Walk around Egypt with your eyes open and you will be able to take a political poll without saying a word. Simply count the “raisin spots” on the men you see. The zabiba, or “raisin” is what Arabs call the prayer spot on the foreheads of devout Muslims.
Sura 48:29 of the Koran says those with Mohammed are hard against disbelievers and merciful to believers and “The mark of them is on their forehead from the traces of prostration.” (Pickthall translation).
So the zabiba not only shows dedication to prayer, but signals a dedication to Islam strong enough to qualify them as “hard against disbelievers”. To Muslims the raisin spot is like wearing team colors. As I have found, Westerners easily overlook raisins unless they are trained to look for them; but we too should know about them and their significance.
What does the raisin spot look like? Sometimes it is a little sooty spot, but other times there is a thickened plaque-like scar. During prayer the devout touch, or even smite their foreheads on various types of stones in prostration. Some stones leave a visible residue, others have symbolic meaning. Many people barely touch the stone with their foreheads, whereas others hit it with enough force to intentionally develop a scar.
To my eye as an observer of the Middle East, the zabiba is much more prevalent in Egypt than in other “moderate” Islamic countries such as Morocco, Turkey, Jordan, and Palestine, or on the foreheads of Muslims in America or Europe. I estimate about 10% in both in the city and the country of both Upper and Lower Egypt. This indicator is apparently over-looked by the West, and should be professionally measured and analyzed.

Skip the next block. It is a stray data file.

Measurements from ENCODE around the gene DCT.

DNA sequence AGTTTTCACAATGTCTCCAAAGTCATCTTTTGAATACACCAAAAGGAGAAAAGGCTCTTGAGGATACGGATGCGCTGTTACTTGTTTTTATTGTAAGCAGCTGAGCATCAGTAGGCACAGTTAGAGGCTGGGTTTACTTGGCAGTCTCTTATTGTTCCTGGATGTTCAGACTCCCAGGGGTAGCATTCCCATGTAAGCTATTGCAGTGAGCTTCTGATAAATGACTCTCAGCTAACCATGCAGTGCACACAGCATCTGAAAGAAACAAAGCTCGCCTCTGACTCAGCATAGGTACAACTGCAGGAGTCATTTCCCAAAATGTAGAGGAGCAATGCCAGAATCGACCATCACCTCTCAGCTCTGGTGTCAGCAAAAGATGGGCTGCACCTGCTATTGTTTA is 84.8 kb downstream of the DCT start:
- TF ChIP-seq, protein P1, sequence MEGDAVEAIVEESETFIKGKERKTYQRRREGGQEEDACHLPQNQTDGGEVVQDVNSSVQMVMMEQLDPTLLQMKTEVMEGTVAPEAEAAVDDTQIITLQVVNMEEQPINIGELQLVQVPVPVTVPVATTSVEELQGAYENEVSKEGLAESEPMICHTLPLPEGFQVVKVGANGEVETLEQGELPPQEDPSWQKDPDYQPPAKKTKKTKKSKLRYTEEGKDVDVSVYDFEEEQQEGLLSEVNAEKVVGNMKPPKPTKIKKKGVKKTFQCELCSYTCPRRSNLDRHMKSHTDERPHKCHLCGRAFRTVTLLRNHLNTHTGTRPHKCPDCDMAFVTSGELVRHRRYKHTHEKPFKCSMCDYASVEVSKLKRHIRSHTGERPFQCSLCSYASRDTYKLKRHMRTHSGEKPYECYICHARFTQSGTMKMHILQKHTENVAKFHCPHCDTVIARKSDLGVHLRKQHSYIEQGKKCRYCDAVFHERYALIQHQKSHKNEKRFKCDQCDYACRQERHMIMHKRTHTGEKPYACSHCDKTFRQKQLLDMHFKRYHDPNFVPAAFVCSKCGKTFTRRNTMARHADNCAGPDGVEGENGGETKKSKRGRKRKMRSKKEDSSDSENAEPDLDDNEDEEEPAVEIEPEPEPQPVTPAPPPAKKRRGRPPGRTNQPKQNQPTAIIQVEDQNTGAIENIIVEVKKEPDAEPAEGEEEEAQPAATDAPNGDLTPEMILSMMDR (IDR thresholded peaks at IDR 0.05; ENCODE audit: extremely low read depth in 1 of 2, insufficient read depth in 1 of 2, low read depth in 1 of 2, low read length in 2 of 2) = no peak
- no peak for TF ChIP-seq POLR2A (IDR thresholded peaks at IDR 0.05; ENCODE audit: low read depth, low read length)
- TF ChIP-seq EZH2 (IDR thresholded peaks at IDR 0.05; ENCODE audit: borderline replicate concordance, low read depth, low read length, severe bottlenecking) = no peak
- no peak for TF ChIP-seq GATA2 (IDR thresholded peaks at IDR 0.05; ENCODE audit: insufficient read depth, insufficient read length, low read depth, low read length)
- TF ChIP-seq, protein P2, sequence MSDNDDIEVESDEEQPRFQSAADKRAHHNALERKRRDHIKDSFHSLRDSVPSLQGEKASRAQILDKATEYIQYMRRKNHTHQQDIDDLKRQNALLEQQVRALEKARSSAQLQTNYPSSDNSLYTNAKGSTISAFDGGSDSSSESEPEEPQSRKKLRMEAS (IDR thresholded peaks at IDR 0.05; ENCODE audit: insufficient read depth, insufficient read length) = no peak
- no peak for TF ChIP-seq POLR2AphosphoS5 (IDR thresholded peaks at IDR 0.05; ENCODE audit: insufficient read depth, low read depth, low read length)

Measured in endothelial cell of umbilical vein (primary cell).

Egyptians without raisins say the spots have increased in Egypt, along with Islamic garb, over the past few decades. They claim that the marks demonstrate either a desire to look religious and thus trustworthy in business, or that they reflect the increasing influence of the Muslim Brotherhood and other Islamic groups in Egypt since the 1960s.
The answers would seem to be related. If it takes a raisin spot to succeed in society, then society has indeed become Islamicised. In comparison, Western cultures require no outward mark of honesty.
Considering what democracy in the Middle East has previously brought - Hamas in Palestine, a repressive Islamic constitution in supposedly USA-influenced post-Taliban Afghanistan, and the emergence of Islamic sectarian violence in Iraq - we have good reason to be wary of what “democracy” might bring to Egypt, a previous US ally.
Throughout the Egyptian revolution the Muslim Brotherhood has kept a low profile. Now they say they are content to wait out democracy. Why? Is this reflective of their mission statement or foundation on promoting individual rights? Or could it be that they have weighed the Raisin Factor and smell success? Perhaps they have counted the spots and realize that they are but a small sampling of those with similar sympathies but less vigor.
Favoring the Muslim Brotherhood is the widespread view held by Egyptians – and the international community – that despite its terrorist beginnings the Muslim Brotherhood is a beneficent organization. The police file raids on March 5 of this year, extensively destroyed background records, conveniently paving the way for Islamic extremists from many organizations to become political candidates.
Together these factors seem to predict that some day soon the Egypt will democratically elect an Islamic government, controlled or at least puppeted by the Muslim Brotherhood. Without strictly enforced substantial constitutional safeguards, the state will be magnetically drawn toward Sharia Law and struggle with respecting human rights, especially those of women and “the disbelievers”. Egypt’s substantial tourist industry will be negatively impacted, it’s economy reduced, and its relationship with the United States increasingly uneasy.